I conversed with people who’ve called a large swath of the Bay Area — including Oakland, Walnut Creek and Livermore — home for decades. And by my estimation, I probably wouldn’t have crossed paths with them had I not gone to the dinner. I was one of a handful of Black women at the long table. There was one White man, several White women and two Indigenous women who were there from the Oakland-based Intertribal Friendship House, which would receive a portion of the proceeds from the evening’s $75 dinner. (Full disclosure: I was a media guest at this dinner).
Meals themed around literary works are a fun idea, and can spark creative food, decor and conversation, but there were moments from this book club dinner that made me pause. When guests arrived at Flora, they were handed a slip of paper with the words “Welcome to the Oakland powwow” written on them, which, given the plot of the novel (don’t worry, no spoilers), seemed inappropriate. The mocktails, while well-intentioned and related to one of the issues explored in the book, veered dangerously close to stereotypes about Native Americans and the misuse of alcohol.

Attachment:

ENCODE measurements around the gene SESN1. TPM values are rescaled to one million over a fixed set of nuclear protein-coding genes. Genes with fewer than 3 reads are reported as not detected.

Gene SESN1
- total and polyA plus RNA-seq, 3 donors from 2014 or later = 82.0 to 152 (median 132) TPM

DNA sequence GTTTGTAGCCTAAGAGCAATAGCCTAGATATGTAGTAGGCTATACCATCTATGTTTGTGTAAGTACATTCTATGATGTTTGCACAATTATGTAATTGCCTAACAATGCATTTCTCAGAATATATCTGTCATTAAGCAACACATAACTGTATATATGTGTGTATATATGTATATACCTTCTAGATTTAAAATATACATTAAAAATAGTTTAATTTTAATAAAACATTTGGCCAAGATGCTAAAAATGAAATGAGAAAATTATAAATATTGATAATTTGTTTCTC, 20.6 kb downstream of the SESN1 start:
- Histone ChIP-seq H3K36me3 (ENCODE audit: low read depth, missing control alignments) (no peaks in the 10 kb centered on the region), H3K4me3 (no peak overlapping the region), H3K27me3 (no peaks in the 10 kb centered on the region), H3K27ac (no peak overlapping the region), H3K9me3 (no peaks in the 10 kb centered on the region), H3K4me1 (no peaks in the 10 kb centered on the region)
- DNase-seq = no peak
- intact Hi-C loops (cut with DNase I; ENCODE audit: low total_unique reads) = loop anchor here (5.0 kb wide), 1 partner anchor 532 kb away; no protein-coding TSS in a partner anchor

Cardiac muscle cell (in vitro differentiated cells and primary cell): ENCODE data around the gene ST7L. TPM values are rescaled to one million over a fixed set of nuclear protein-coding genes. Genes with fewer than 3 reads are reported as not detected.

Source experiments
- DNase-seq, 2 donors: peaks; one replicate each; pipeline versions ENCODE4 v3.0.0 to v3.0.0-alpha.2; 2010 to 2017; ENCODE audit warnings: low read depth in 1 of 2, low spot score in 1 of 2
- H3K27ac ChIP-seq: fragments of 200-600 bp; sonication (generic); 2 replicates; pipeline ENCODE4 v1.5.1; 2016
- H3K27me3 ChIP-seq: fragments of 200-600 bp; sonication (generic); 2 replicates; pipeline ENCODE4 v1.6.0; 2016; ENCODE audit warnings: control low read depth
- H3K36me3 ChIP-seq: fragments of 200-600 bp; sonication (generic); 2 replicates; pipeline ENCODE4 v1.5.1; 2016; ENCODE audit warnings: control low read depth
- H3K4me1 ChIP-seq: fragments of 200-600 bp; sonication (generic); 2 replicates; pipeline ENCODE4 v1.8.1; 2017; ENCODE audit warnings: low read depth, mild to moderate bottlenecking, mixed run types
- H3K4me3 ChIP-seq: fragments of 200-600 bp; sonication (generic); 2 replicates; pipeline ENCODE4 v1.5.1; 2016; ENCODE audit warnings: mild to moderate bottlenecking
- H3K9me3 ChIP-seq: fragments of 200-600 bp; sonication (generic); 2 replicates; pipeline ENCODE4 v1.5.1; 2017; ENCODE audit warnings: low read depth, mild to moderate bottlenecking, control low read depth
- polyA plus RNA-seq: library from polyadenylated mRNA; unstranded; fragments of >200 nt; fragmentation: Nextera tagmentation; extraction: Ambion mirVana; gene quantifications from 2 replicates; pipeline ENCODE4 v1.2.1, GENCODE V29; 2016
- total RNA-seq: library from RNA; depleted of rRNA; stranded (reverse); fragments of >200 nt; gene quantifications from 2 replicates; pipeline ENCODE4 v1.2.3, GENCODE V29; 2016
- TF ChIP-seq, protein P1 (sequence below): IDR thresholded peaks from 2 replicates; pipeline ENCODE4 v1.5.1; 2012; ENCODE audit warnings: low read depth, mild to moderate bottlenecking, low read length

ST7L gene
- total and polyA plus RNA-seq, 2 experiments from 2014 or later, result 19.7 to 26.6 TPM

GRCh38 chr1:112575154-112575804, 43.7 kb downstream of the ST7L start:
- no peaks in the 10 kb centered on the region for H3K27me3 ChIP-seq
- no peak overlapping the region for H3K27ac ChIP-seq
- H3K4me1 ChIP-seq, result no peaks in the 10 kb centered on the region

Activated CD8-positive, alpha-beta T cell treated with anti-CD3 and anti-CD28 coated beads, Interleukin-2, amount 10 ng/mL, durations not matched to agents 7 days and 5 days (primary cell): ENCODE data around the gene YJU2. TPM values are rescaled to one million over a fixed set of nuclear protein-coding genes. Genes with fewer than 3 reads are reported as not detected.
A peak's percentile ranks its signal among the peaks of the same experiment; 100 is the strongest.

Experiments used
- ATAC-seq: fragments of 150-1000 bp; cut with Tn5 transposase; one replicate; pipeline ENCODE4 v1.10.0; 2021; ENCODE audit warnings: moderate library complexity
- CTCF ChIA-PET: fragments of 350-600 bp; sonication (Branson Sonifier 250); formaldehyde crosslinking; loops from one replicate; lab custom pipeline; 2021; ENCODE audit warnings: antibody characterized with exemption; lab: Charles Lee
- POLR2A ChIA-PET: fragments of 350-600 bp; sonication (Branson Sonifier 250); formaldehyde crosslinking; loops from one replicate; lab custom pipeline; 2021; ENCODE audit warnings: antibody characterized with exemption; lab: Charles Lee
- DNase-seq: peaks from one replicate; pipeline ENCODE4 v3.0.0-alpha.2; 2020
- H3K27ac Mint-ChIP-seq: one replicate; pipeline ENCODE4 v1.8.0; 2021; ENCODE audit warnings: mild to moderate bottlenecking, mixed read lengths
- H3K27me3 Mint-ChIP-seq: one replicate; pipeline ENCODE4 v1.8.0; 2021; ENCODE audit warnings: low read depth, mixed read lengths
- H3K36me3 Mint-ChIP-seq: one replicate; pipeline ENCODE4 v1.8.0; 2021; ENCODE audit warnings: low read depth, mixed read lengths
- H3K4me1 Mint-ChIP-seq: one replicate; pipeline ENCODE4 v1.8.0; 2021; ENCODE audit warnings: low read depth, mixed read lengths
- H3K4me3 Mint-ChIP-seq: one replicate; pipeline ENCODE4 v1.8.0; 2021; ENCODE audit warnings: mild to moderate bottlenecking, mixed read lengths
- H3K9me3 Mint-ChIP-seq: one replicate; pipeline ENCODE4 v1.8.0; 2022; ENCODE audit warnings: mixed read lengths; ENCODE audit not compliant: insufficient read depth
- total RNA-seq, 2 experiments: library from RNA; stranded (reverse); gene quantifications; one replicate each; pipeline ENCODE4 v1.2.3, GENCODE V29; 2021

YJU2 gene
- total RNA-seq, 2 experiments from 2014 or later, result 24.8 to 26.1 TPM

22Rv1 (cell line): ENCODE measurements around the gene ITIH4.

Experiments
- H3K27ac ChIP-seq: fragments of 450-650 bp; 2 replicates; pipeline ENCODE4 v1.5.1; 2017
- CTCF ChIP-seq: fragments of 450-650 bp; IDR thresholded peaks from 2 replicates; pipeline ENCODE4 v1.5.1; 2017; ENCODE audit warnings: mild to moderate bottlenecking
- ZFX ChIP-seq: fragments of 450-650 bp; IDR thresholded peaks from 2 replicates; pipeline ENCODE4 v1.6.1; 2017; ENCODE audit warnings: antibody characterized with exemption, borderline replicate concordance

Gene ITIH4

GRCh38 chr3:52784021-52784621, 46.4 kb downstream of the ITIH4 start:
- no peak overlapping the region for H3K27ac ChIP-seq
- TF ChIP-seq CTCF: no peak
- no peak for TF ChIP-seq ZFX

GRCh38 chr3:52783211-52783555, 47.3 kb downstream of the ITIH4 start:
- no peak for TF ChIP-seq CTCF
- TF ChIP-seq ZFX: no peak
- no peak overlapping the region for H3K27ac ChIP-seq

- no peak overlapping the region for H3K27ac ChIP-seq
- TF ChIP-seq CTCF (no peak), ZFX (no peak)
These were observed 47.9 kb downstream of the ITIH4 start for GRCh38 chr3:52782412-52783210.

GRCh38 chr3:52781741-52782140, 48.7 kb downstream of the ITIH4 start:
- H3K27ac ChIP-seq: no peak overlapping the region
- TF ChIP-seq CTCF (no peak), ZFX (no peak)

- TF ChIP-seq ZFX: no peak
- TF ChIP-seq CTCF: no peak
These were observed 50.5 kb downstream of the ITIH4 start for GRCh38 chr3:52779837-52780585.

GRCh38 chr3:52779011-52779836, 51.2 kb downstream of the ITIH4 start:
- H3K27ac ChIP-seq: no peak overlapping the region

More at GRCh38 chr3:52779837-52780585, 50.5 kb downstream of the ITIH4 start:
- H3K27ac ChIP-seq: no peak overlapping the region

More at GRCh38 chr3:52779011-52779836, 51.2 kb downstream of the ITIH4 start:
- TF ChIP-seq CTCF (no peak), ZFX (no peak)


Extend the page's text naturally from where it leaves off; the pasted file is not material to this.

I also wondered if chef Boice had consulted with any Native chefs on the menu, especially given the themes of Native appropriation that run deep in Orange’s book. I emailed her after the dinner to find out.
“Most of my research for this dinner was based on California native plants, and general knowledge of Native American traditions which inspired the smoked duck, nuts and berries,” Boice wrote in an emailed response. “Our sous chef is from New Mexico and had suggestions on how to approach the fry bread. And then a lot of our seasonal approach influenced how dishes like the chilled heirloom tomato soup came together.”
While discussion questions were provided, diners were responsible for facilitating the conversation. There was a part of me that wanted a moderator to guide us, to ensure that we engaged with the text and one another as we consumed each course.
Still, the event succeeded in getting us to talk about difficult subjects. One of the most compelling parts of the evening for me was when people discussed the injustices that Native American people have endured and continue to grapple with. One of the questions I was left with at the end of the night: How do I deal with the consequences of history in the present?